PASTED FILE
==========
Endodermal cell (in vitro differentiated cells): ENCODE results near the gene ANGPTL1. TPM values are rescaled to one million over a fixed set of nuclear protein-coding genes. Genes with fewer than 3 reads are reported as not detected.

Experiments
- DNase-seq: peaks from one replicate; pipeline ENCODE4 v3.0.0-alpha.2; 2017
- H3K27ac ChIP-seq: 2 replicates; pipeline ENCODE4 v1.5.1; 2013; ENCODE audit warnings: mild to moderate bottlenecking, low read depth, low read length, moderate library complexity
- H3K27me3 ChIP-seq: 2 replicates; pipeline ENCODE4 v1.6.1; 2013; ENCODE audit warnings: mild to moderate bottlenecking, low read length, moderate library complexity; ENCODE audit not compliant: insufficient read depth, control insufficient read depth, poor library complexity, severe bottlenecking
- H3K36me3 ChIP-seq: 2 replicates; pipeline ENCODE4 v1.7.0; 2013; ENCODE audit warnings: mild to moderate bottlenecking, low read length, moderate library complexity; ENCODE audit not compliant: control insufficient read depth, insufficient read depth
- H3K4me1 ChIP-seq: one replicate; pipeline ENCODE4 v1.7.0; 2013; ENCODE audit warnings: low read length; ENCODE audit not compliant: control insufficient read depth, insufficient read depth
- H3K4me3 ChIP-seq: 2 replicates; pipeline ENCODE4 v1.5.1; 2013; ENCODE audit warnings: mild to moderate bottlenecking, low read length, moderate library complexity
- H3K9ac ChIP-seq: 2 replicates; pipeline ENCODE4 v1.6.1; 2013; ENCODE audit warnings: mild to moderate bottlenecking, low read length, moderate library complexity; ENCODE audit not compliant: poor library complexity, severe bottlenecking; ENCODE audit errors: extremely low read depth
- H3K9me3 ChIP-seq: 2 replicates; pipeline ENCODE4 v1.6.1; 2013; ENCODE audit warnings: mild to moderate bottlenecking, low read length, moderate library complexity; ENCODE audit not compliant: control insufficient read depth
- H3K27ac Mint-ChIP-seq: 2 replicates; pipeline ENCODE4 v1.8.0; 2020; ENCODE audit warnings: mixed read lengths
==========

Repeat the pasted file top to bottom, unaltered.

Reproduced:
Endodermal cell (in vitro differentiated cells): ENCODE results near the gene ANGPTL1. TPM values are rescaled to one million over a fixed set of nuclear protein-coding genes. Genes with fewer than 3 reads are reported as not detected.

Experiments
- DNase-seq: peaks from one replicate; pipeline ENCODE4 v3.0.0-alpha.2; 2017
- H3K27ac ChIP-seq: 2 replicates; pipeline ENCODE4 v1.5.1; 2013; ENCODE audit warnings: mild to moderate bottlenecking, low read depth, low read length, moderate library complexity
- H3K27me3 ChIP-seq: 2 replicates; pipeline ENCODE4 v1.6.1; 2013; ENCODE audit warnings: mild to moderate bottlenecking, low read length, moderate library complexity; ENCODE audit not compliant: insufficient read depth, control insufficient read depth, poor library complexity, severe bottlenecking
- H3K36me3 ChIP-seq: 2 replicates; pipeline ENCODE4 v1.7.0; 2013; ENCODE audit warnings: mild to moderate bottlenecking, low read length, moderate library complexity; ENCODE audit not compliant: control insufficient read depth, insufficient read depth
- H3K4me1 ChIP-seq: one replicate; pipeline ENCODE4 v1.7.0; 2013; ENCODE audit warnings: low read length; ENCODE audit not compliant: control insufficient read depth, insufficient read depth
- H3K4me3 ChIP-seq: 2 replicates; pipeline ENCODE4 v1.5.1; 2013; ENCODE audit warnings: mild to moderate bottlenecking, low read length, moderate library complexity
- H3K9ac ChIP-seq: 2 replicates; pipeline ENCODE4 v1.6.1; 2013; ENCODE audit warnings: mild to moderate bottlenecking, low read length, moderate library complexity; ENCODE audit not compliant: poor library complexity, severe bottlenecking; ENCODE audit errors: extremely low read depth
- H3K9me3 ChIP-seq: 2 replicates; pipeline ENCODE4 v1.6.1; 2013; ENCODE audit warnings: mild to moderate bottlenecking, low read length, moderate library complexity; ENCODE audit not compliant: control insufficient read depth
- H3K27ac Mint-ChIP-seq: 2 replicates; pipeline ENCODE4 v1.8.0; 2020; ENCODE audit warnings: mixed read lengths